As a teenager in the bankrupt 1980s, I noticed that in the previous decade, there were several film books about the Golden Age of Hollywood, such as the Citadel series "Films of...", which gave a proper filmography of any given movie star from the Golden Age, there were the Charles Gerhardt re-records of Golden Age film music scores, and of course the emergence of scholarly interest in Film Noir, with the rise of Humphrey Bogart as a Counterculture hero, and film schools in California using the works of John Ford and Howard Hawks as study material. The revivals of Golden Age movies in second-run theaters were a Godsend after years of only being run on TV allowed an entire new generation to be exposed to 1920s-1940s films in an actual cinema.
That early and mid-'70s time period is a fascinating and it's hard to imagine something like that happening now, where we have more and more about less and less, despite the influx of ways these films can be seen, they seem to have largely vanished from movie houses and even TV, with the exception of Turner Classic Movies. In the 1972 movie Play It Again, Sam the lead character is a film critic for a small film weekly and has his apartment slathered with vintage movie posters, especially ones with his cinematic idol, Humphrey Bogart on them. When I saw the film many years ago, I made the connection that the much-maligned ‘70s were actually a Golden Age of sorts in terms of renewed interest in past cinematic treasures.
It's interesting to note that despite the abundance of DVDs and streaming video, there's little emphasis on anything but the Summer blockbuster-type stuff and one has to accidentally find out about those non-megahit films, even if it's blockbusters from the past!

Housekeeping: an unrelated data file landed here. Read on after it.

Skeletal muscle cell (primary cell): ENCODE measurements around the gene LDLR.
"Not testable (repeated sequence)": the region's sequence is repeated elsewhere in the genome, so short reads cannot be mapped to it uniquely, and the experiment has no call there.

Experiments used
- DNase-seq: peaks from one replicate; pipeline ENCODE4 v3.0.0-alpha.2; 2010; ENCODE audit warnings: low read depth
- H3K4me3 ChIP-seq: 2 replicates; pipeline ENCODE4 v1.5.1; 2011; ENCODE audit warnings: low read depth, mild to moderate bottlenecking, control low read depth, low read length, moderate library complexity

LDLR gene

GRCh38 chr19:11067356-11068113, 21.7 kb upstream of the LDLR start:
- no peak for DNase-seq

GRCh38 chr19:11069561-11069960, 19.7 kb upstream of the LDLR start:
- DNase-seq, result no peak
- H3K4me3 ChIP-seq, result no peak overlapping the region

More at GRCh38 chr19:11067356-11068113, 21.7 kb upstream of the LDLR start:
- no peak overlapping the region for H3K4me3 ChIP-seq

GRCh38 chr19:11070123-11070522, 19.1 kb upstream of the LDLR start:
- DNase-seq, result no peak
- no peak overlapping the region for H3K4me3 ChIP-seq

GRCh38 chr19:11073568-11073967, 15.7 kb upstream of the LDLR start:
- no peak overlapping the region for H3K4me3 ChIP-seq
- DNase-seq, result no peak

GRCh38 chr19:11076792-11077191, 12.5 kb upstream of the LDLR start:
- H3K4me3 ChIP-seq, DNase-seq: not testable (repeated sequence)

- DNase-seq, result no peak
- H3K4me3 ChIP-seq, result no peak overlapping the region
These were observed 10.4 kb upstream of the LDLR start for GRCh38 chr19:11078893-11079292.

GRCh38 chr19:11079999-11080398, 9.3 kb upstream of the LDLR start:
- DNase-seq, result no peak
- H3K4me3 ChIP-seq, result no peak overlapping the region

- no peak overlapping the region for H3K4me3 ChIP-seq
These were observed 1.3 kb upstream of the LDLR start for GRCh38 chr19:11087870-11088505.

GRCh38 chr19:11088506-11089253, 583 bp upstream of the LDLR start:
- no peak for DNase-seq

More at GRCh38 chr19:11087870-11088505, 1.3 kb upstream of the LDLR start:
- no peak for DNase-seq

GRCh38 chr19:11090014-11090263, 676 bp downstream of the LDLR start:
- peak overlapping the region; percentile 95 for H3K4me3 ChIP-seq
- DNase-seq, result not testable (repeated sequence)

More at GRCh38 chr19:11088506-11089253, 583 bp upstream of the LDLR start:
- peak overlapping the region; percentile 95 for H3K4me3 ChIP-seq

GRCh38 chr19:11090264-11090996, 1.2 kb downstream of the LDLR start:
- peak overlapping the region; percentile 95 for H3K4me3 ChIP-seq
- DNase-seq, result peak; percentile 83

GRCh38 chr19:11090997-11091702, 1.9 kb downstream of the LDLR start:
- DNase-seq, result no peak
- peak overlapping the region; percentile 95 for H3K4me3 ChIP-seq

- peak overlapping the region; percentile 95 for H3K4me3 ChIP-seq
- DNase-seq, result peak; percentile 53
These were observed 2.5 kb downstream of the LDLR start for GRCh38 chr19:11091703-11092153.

I do find the communal aspects of film going lacking. Do films even influence popular culture anymore? It seems like the biggest emphasis is on the opening weekend box office numbers rather than anything that was accomplished creatively. I'm not talking about the business end, where producers and industry people must obviously be concerned with such things, but rather the viewing audience, who discuss the grosses around the water cooler on Monday mornings at work. I've lost track of the clichéd critiques of recent extravaganzas which usually consists of "The movie was crap, but the effects were good.”
Perhaps we movie bloggers are the new wave of film aficionados. We don’t gather in theaters, but we do exchange ideas and viewpoints on classic movies, but we do our watching alone. The communalism is absent because we watch in solitude. I’d like to have had the experience of being in a theater and knowing that most everyone seated with me is appreciating the sights and sounds of the silver screen. It’s not the same watching a film alone, hunched over one’s computer screen like some Dell-owning Quasimodo. I want to watch The Big Heat or Top Hat in a theater with 200 other people who know every line and get misty or mortified over the same scenes in a film we all know and love. However, outside of your major metropolitan areas, it rarely happens.